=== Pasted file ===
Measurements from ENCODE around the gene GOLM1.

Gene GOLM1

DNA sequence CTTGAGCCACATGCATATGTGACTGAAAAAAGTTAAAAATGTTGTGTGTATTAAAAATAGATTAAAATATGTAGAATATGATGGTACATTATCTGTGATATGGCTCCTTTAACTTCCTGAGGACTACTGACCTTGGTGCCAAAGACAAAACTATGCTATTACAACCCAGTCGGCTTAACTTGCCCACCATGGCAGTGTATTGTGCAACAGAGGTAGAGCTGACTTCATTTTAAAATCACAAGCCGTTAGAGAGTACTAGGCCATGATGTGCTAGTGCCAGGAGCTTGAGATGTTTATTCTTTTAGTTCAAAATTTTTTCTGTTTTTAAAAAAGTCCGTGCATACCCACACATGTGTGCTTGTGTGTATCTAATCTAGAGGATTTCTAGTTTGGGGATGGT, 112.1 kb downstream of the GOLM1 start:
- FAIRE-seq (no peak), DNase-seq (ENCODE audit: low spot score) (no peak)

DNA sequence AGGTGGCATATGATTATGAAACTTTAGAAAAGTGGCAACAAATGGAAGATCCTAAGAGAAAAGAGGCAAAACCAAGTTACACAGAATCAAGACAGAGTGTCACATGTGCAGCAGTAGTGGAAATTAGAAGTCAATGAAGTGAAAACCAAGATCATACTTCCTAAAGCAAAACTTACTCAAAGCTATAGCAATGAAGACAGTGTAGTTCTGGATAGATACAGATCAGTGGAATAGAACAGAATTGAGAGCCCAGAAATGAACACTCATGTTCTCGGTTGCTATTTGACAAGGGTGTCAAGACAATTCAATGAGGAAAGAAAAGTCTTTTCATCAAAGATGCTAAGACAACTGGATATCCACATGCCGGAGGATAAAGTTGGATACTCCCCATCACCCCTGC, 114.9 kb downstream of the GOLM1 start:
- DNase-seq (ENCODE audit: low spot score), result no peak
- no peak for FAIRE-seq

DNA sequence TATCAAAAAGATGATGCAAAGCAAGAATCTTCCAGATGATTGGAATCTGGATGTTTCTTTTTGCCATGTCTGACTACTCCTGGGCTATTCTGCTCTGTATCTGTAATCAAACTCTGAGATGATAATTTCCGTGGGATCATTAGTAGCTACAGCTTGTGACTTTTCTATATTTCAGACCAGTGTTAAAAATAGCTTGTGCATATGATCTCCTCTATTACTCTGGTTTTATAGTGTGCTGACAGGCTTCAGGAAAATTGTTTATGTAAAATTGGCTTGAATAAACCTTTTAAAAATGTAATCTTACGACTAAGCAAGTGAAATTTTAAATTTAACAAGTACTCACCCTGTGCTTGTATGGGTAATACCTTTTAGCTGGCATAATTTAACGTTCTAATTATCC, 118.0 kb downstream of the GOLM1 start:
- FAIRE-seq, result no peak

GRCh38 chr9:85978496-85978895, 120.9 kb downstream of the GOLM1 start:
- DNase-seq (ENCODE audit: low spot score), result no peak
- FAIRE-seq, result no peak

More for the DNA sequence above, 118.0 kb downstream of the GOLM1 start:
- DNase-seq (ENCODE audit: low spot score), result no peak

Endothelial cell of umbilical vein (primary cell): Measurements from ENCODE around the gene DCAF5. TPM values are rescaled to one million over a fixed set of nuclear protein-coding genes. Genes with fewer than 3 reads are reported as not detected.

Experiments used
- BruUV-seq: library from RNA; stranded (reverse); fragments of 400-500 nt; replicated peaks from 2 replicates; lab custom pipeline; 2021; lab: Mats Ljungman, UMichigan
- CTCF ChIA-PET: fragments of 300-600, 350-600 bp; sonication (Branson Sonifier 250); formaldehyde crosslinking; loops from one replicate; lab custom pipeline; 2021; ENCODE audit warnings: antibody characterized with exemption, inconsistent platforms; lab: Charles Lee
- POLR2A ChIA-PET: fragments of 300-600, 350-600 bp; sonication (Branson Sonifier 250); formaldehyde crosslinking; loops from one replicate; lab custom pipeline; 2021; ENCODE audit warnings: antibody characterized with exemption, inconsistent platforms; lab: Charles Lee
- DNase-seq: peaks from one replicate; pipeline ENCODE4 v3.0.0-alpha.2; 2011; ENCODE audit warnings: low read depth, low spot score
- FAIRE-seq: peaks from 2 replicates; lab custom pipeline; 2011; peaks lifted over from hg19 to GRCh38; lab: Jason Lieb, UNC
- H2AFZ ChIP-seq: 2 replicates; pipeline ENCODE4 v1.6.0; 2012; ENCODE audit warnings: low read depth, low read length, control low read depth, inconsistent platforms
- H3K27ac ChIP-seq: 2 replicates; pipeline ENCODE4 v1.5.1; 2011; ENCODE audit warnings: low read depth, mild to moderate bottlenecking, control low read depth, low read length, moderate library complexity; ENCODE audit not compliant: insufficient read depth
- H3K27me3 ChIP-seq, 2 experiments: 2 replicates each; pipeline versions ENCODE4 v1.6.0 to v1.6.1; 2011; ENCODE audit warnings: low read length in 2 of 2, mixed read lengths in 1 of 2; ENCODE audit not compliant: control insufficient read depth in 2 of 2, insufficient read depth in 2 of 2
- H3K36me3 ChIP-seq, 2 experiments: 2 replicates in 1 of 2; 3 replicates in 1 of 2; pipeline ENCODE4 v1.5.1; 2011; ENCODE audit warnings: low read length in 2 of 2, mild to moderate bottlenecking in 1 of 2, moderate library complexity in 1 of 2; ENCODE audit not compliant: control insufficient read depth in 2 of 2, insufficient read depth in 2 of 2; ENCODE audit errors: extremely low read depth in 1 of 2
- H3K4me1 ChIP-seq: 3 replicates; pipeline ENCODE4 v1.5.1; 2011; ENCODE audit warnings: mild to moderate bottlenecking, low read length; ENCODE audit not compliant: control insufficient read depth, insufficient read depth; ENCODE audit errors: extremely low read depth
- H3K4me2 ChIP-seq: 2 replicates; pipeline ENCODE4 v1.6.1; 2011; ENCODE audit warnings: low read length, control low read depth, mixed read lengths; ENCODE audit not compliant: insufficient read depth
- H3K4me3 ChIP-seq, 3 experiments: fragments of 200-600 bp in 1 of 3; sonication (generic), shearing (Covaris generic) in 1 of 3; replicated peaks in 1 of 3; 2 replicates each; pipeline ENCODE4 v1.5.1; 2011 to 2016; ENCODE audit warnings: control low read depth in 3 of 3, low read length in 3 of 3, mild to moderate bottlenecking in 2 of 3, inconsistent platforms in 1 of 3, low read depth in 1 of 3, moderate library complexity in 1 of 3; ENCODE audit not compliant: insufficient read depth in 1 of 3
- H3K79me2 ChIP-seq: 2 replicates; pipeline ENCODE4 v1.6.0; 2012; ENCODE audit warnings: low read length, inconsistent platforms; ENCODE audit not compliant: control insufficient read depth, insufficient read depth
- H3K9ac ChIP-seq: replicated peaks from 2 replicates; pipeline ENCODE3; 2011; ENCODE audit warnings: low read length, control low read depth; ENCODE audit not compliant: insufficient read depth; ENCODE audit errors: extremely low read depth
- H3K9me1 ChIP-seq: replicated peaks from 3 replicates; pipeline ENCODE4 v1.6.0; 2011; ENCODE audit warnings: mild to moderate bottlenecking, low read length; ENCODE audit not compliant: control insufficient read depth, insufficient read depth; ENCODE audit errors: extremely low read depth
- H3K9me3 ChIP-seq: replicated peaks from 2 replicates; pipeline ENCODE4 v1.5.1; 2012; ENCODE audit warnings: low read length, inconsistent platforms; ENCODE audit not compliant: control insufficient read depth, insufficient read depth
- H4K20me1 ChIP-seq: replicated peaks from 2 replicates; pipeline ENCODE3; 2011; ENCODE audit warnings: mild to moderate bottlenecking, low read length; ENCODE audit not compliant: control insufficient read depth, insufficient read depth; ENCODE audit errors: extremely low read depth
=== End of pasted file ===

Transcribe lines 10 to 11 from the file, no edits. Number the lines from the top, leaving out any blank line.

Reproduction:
GRCh38 chr9:85978496-85978895, 120.9 kb downstream of the GOLM1 start:
- DNase-seq (ENCODE audit: low spot score), result no peak